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There are countless woodland areas to explore in the New Forest, so depending on your level of ability there will be various different routes you could take through the woodland. Here are a few New Forest experts’ favourite trails in the Forest.
Nigel Owen says that his favourite walks include “the route along the top of Hampton Ridge, between the Forester’s Arms in Frogham and the Royal Oak in Fritham; or down through the woods from Bolderwood into the Highland Water enclosure and the Canadian memorial.” Alternatively, he suggests the Tall Trees trail from Blackwater along Rhinefield Drive, for its “huge avenue of dark Victorian fir trees, and the oasis of the Blackwater Arboretum with its formal planting of exotic trees.”
Derek Tippetts, on the other hand, suggests that: “A good place to start a walk is at any one of the 130 Forestry Commission car parks scattered across the Forest.” For more reserved walkers or those with small children or elderly individuals, he recommends the “excellent short circular waymarked walks (up to two miles) starting from Bolderwood and Blackwater car parks where toilets are also available.”
Lyndhurst is a particular favourite of David Stewart. He says, “Lyndhurst is known as the unofficial capital of the New Forest. There is plenty of parking with a well-signed posted visitor centre making for a good starting point to plan any New Forest stay.”
He continues, “Everyone who goes to the New Forest should go to Bucklers Hard, an historic boat-building village where several ships that fought in the Battle of Trafalgar were constructed using timber from the forest. I recently undertook a challenging walk from Beaulieu to Bucklers Hard (2776), which is a route that takes in the best of the area along the riverbanks with plenty of attractions.”
Nigel Parrish says that a favourite walk for New Forest guided walking can be found near Fritham: “From here you can head west across Fritham Plain along the main gravel track and through Sloden enclosure, north to pass through the western tip of Alderhill and return across Hampton Ridge and Ashley Cross Head into the Island Thorns enclosure via Crock, and back to the start.” He adds, “If you like a long guided walk, give Nigel a shout at New Forest Guided Walking who has, over the last few years, sought out the more interesting paths and areas of the forest to walk, weaving them into a range of interesting walks.”
JR Hackney from the Taxi Driver provides several suggestions for different walking routes that are perfect for Boxing Day. This website provides easy guided video walks, with commentary, in the New Forest for families and beginners. Their top five best walks for the festive season are:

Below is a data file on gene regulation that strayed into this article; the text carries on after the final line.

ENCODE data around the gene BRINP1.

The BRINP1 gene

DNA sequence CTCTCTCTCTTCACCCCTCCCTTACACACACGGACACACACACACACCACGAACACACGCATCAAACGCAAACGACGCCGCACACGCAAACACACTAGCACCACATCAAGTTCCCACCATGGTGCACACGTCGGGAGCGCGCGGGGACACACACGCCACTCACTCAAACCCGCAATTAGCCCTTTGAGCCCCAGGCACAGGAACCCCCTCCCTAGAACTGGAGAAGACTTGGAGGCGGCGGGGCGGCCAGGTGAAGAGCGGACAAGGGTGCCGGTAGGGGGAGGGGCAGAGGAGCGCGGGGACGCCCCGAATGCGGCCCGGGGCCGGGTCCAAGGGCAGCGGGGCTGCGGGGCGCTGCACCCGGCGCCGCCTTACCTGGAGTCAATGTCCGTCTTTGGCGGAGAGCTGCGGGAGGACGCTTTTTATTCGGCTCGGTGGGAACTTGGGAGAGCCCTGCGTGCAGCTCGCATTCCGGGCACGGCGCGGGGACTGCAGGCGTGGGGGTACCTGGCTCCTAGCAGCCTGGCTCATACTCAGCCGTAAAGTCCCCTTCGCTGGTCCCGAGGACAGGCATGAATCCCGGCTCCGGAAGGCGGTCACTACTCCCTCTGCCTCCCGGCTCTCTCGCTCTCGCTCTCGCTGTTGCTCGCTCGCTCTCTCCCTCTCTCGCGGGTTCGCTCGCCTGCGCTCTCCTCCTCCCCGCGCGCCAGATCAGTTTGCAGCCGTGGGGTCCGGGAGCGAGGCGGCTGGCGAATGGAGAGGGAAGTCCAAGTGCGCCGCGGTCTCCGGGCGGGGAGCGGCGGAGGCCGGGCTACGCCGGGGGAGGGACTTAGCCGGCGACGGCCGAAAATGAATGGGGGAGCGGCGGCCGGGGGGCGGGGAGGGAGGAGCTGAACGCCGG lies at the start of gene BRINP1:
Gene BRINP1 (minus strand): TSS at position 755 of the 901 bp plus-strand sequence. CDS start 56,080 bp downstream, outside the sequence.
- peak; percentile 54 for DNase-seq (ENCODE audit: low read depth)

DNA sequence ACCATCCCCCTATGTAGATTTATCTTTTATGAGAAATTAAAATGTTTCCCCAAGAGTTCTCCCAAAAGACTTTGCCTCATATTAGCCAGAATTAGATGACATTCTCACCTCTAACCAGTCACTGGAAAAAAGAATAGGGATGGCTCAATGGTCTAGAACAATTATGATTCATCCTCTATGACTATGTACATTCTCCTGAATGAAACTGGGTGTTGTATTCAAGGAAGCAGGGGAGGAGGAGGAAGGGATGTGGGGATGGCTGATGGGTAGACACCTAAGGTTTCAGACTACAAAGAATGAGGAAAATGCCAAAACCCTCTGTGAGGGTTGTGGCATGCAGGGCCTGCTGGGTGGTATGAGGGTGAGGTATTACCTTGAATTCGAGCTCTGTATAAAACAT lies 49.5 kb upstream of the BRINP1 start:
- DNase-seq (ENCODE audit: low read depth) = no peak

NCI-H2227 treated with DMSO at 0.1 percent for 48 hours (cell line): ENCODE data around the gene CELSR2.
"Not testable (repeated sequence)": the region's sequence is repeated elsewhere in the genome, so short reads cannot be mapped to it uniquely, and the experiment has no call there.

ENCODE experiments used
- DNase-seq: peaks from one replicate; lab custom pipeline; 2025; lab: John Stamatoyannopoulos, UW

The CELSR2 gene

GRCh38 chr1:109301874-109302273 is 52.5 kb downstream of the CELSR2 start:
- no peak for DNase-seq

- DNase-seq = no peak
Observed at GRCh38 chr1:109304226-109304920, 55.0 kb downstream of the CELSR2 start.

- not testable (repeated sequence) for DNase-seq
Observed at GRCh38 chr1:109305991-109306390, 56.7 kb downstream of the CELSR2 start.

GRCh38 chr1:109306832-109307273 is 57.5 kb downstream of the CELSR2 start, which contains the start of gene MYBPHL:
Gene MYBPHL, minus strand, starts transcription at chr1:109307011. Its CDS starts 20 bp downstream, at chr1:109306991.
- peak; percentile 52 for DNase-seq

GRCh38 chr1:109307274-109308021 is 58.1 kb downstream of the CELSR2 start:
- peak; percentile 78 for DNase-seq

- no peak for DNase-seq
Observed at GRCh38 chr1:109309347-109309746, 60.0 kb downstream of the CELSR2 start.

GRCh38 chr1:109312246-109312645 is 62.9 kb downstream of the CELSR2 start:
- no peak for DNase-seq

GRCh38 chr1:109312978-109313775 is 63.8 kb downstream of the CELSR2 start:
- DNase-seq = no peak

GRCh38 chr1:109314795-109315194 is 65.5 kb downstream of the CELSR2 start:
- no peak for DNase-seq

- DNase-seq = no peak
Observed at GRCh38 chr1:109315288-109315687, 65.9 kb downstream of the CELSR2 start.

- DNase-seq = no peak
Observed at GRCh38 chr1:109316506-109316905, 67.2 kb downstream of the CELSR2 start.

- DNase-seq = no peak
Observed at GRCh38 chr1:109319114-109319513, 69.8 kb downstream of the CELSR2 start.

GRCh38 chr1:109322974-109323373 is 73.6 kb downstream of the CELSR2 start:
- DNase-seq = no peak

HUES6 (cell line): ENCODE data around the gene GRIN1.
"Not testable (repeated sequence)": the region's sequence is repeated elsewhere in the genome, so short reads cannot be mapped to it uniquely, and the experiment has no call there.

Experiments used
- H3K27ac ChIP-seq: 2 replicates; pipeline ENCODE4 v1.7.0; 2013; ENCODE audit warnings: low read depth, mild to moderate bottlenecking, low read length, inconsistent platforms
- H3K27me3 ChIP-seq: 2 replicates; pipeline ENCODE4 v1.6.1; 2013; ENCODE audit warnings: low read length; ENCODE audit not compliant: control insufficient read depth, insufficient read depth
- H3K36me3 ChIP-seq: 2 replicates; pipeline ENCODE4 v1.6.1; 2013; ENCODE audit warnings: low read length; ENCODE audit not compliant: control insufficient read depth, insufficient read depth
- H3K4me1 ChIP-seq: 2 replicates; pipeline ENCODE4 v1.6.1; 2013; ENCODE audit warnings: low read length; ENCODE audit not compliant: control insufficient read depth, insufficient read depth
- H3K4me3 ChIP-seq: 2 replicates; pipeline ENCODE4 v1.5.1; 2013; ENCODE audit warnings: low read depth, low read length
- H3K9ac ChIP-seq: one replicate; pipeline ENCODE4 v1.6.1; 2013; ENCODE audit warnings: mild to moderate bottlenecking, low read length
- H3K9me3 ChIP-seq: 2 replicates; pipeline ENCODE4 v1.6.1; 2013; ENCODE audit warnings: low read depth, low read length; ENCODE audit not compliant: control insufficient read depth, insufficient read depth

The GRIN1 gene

During these routes, there are plenty of interesting things to see and do. At Lepe, Hackney suggests that visitors should park at the side of the Solent and walk up to see the Lamas and the tiny steam trains. At Acres Down, their guided walks take groups close to the deer in the local sanctuary, whereas at Keyhaven Nature Reserve walkers can stop to watch the plentiful birdlife then take a short trip on the tiny ferry to historic Hurst Castle. Hackney concludes, “All these walks are excellent for teaching children about nature and how the forest works.”
Image Credit: Pidgorna Levgeniia (Shutterstock)
Although the New Forest is an area of relatively easy-going terrain, there are a few elements that you may want to bear in mind for a Boxing Day walk. Nigel Parrish recommends that visitors to the area remember to “wear proper walking boots or wellies as many parts of the forest are wet at this time of year. Don’t forget your waterproofs and a spare jumper in case the weather turns.” JR Hackney echoes this sentiment, pointing out that “the forest soils can quickly become waterlogged with winter rain so unless you know the area, it is best to keep to gravel tracks at this time of year.”
Nigel also suggests that those looking for a leisurely waymarked route should head along to one of the Forestry Commission car parks where a number of colour-coded routes will guide you through the enclosures. And, as he points out, “at this time of year the days are short, so don’t leave the pub too late after lunch to start your walk unless you have a torch with youΓÇª.”
JR Hackney emphasises: “There is really nothing not to enjoy on a walk through the New Forest, but please follow the golden rule – don't feed the ponies.”